I really enjoyed listening to this podcast between Elaine Hammond and Dr. Annemarie Gockel. I thought it was extremely interesting that Dr. Gockel not only teaches her students different mindfulness techniques, but she implements these techniques during class to make her students feel more relaxed and comfortable. I agree with what she said about mindfulness being an experience, not a concept. What she means by this is that mindfulness isn’t just one thing; it’s different for everyone, and it’s an experience that you can take with you wherever you go. Dr. Gockel says that mindfulness training actually increases key, foundation skills for her students. Some of these key skills include being able to sustain your attention, tolerating and regulating affect, flexible thinking, being more open and responsive with clients, and gaining compassion for yourself and others. These skills are necessary for social workers to have when dealing with clients because it helps build the relationship between them. It’s also good to use these mindfulness techniques on yourself as a method of self-care. We all know that as social workers, we get burned out very easily and we sometimes have trouble not bringing our work home with us, but we need to start learning how to step back, take a deep breath, and not think about anything important for a little bit each day. It’s important that we take care of ourselves, so that we can keep going each and every day without feeling physically and emotionally exhausted. Mindfulness is paving the way for social workers to become better versions of themselves, which will ultimately help them in the long run in their practices. Dr. Gockel did a fantastic job explaining mindfulness to us, and I loved that she even practiced her techniques on us!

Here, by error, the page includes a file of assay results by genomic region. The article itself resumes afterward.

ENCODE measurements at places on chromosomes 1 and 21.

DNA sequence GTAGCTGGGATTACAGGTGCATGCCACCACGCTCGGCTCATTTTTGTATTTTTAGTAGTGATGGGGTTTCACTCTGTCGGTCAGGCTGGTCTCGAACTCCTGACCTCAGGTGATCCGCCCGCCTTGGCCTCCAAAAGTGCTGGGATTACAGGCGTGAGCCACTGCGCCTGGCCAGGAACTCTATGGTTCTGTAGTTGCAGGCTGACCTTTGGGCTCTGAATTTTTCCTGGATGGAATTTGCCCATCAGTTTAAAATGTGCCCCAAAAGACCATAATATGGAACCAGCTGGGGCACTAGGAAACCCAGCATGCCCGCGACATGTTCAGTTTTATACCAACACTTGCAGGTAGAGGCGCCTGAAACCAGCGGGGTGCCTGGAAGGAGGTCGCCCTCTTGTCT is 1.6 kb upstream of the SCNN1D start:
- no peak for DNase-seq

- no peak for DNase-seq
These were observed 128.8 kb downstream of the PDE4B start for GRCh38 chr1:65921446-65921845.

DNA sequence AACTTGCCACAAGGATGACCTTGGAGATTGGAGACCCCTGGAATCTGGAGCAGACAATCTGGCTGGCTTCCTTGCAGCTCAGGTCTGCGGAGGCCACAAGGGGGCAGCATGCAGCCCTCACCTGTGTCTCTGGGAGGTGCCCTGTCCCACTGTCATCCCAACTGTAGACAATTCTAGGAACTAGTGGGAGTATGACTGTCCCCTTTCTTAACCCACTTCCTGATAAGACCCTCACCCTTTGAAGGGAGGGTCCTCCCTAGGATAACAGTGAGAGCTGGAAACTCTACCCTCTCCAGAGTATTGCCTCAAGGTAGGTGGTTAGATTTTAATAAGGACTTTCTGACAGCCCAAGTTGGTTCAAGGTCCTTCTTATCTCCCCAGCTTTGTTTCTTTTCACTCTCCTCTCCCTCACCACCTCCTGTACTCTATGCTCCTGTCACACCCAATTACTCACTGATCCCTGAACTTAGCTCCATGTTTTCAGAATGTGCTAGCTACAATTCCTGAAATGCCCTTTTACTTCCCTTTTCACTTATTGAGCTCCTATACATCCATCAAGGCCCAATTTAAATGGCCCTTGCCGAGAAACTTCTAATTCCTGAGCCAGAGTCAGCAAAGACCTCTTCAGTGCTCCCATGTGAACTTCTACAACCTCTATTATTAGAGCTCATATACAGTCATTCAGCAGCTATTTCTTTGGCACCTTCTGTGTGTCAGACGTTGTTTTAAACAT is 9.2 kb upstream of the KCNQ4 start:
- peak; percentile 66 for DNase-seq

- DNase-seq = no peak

mindfulness and learning, Sunday, February 12, 2017